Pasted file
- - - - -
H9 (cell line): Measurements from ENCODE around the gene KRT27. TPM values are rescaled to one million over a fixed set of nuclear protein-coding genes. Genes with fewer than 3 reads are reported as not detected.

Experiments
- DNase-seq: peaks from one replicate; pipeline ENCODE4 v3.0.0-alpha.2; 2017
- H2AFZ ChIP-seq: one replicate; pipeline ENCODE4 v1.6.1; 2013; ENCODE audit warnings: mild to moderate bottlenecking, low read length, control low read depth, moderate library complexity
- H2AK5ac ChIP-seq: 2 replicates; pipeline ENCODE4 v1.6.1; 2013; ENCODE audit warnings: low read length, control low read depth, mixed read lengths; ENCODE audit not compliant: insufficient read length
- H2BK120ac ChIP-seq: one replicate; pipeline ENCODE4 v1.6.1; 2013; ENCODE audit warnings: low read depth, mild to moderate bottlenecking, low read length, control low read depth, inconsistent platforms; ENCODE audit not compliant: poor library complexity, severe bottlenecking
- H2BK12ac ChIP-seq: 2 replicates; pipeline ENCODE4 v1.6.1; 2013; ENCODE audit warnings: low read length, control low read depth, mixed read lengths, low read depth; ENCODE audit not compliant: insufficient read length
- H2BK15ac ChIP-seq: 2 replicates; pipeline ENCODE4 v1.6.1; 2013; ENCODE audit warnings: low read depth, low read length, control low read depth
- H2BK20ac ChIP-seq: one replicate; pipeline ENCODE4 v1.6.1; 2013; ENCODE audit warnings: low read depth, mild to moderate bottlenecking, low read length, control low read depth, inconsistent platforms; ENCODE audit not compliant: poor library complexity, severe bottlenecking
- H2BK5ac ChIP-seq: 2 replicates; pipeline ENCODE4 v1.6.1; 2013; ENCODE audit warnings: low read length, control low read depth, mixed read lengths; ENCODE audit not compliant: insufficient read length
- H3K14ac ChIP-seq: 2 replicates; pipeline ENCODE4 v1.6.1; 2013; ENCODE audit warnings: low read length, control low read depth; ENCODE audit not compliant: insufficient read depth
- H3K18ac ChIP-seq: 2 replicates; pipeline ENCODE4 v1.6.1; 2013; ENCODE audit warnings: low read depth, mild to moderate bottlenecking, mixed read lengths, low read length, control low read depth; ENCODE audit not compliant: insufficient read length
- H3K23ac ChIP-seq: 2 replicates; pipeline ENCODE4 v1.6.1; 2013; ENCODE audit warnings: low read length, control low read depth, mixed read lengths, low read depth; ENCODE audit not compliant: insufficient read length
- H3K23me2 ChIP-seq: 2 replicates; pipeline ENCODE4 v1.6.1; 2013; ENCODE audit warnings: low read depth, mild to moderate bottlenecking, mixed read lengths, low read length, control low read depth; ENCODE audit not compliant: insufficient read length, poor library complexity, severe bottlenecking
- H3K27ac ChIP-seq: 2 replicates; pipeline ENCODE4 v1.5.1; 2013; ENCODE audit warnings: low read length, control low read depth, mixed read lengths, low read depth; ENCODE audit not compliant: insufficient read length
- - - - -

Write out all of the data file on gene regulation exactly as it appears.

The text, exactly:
H9 (cell line): Measurements from ENCODE around the gene KRT27. TPM values are rescaled to one million over a fixed set of nuclear protein-coding genes. Genes with fewer than 3 reads are reported as not detected.

Experiments
- DNase-seq: peaks from one replicate; pipeline ENCODE4 v3.0.0-alpha.2; 2017
- H2AFZ ChIP-seq: one replicate; pipeline ENCODE4 v1.6.1; 2013; ENCODE audit warnings: mild to moderate bottlenecking, low read length, control low read depth, moderate library complexity
- H2AK5ac ChIP-seq: 2 replicates; pipeline ENCODE4 v1.6.1; 2013; ENCODE audit warnings: low read length, control low read depth, mixed read lengths; ENCODE audit not compliant: insufficient read length
- H2BK120ac ChIP-seq: one replicate; pipeline ENCODE4 v1.6.1; 2013; ENCODE audit warnings: low read depth, mild to moderate bottlenecking, low read length, control low read depth, inconsistent platforms; ENCODE audit not compliant: poor library complexity, severe bottlenecking
- H2BK12ac ChIP-seq: 2 replicates; pipeline ENCODE4 v1.6.1; 2013; ENCODE audit warnings: low read length, control low read depth, mixed read lengths, low read depth; ENCODE audit not compliant: insufficient read length
- H2BK15ac ChIP-seq: 2 replicates; pipeline ENCODE4 v1.6.1; 2013; ENCODE audit warnings: low read depth, low read length, control low read depth
- H2BK20ac ChIP-seq: one replicate; pipeline ENCODE4 v1.6.1; 2013; ENCODE audit warnings: low read depth, mild to moderate bottlenecking, low read length, control low read depth, inconsistent platforms; ENCODE audit not compliant: poor library complexity, severe bottlenecking
- H2BK5ac ChIP-seq: 2 replicates; pipeline ENCODE4 v1.6.1; 2013; ENCODE audit warnings: low read length, control low read depth, mixed read lengths; ENCODE audit not compliant: insufficient read length
- H3K14ac ChIP-seq: 2 replicates; pipeline ENCODE4 v1.6.1; 2013; ENCODE audit warnings: low read length, control low read depth; ENCODE audit not compliant: insufficient read depth
- H3K18ac ChIP-seq: 2 replicates; pipeline ENCODE4 v1.6.1; 2013; ENCODE audit warnings: low read depth, mild to moderate bottlenecking, mixed read lengths, low read length, control low read depth; ENCODE audit not compliant: insufficient read length
- H3K23ac ChIP-seq: 2 replicates; pipeline ENCODE4 v1.6.1; 2013; ENCODE audit warnings: low read length, control low read depth, mixed read lengths, low read depth; ENCODE audit not compliant: insufficient read length
- H3K23me2 ChIP-seq: 2 replicates; pipeline ENCODE4 v1.6.1; 2013; ENCODE audit warnings: low read depth, mild to moderate bottlenecking, mixed read lengths, low read length, control low read depth; ENCODE audit not compliant: insufficient read length, poor library complexity, severe bottlenecking
- H3K27ac ChIP-seq: 2 replicates; pipeline ENCODE4 v1.5.1; 2013; ENCODE audit warnings: low read length, control low read depth, mixed read lengths, low read depth; ENCODE audit not compliant: insufficient read length